All posts by Andrew Henderson

Richard LaDue, owned Sunshine Produce

OBITS-LaDueRichRichard “Rich” LaDue, 61, of Fulton, died Tuesday, May 28, 2013 at home surrounded by his family and friends.

He was a 1970 graduate of G. Ray Bodley High School where he was a member of the varsity gymnastics team. He owned and operated Sunshine Produce on West Broadway in Fulton since 1975.

He was an avid hunter and snowmobiler. He was predeceased by his parents, Julian and Rose West LaDue.

Surviving are his son, Richard (Kelly) LaDue of Ontario; significant other, Wendy LeVea of Fulton; step-children, Jeremy and Jessica Shepard and John LeVea; grandchildren, Devin and Brandon LaDue, Carly and Macy Chirdo, Chloe Hurlbut and Calie and Cadie Shepard; siblings, Darlene Noel of Fulton, Robert (Debi) LaDue of Vineland, N.J., James (Cathy Sosenko) LaDue, Julie (Scott Seguin) LaDue, and William (Cindy) LaDue, all of Fulton; and many nieces and nephews.

Calling hours are from 4 to 8 p.m. Friday, May 31 at Foster Funeral Home, 910 Fay Street, Fulton. Services will be held 10 a.m. Saturday, June 1 at the funeral home with burial at Mt. Adnah Cemetery in Fulton.

Fulton police to hold annual bike rodeo Saturday

The Fulton Police Department’s annual bike rodeo will be held June 1 from 10 a.m. until 1 p.m. at the Fulton Community Center.

This free event is focused on youth bicycle education and safety and there will be other information and attractions including air hop rides and food and drinks.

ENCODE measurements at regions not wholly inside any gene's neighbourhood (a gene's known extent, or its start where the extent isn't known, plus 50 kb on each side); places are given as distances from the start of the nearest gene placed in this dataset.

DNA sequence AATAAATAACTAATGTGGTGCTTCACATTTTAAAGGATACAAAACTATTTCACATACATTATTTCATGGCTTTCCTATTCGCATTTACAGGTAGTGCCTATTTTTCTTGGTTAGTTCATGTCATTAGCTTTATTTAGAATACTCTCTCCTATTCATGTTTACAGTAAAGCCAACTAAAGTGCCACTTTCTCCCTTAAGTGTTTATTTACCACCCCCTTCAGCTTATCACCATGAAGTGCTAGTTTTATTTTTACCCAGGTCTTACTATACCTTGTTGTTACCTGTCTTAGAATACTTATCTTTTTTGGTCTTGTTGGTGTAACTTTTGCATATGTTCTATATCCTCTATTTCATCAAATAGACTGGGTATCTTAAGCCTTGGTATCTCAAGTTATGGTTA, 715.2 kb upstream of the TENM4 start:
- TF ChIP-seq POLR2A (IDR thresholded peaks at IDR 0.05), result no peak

The event will be held rain or shine. Weather permitting it will be in the Fulton Community Center/War Memorial Parking Lot located on West Broadway.

In the event of bad weather, it will be held inside the Community Center’s ice rink area. Children can complete an obstacle course with the assistance of a Fulton Police Bicycle Officer. Children can bring their own bike or use one provided by the Department.

For those who bring their bikes, they can register them with the Fulton Police and have a safety inspection done by Doyle’s Bike shop. Bicycle safety educational material will be given out to all children.

There will be a bicycle raffle sponsored by Dunkin Donuts and Menter Ambulance. Representatives from Oswego Health will be present to fit and give away helmets which have been purchased with a grant from the New York Governor’s Traffic Safety Committee.

Other organizations scheduled to be present are the Oswego County Sheriff’s Department, who will be making child identification cards; Menter Ambulance will have an ambulance present for children to tour; and the Fulton Fire Department will have a fire truck present to tour also.

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Top two students in Phoenix

Top Firebirds – Zach Manzer and Kyle Fisk, seniors at John C Birdlebough High School, have been named valedictorian and salutatorian for the Class of 2013. –Valley News photo by Nicole Reitz
Top Firebirds – Zach Manzer and Kyle Fisk, seniors at John C Birdlebough High School, have been named valedictorian and salutatorian for the Class of 2013.
–Valley News photo by Nicole Reitz

by Nicole Reitz

Zach Manzer and Kyle Fisk, seniors at John C Birdlebough High School, have been named valedictorian and salutatorian for the Class of 2013.

Manzer, son of Alan and Janice Manzer, has a weighted grade point average of 103.8. He has taken many advanced placement courses in his high school career, including AP American History, European History, Chemistry, Biology and Physics.

He is also a member of the National Honor Society, and a member of the track and field and cross country teams.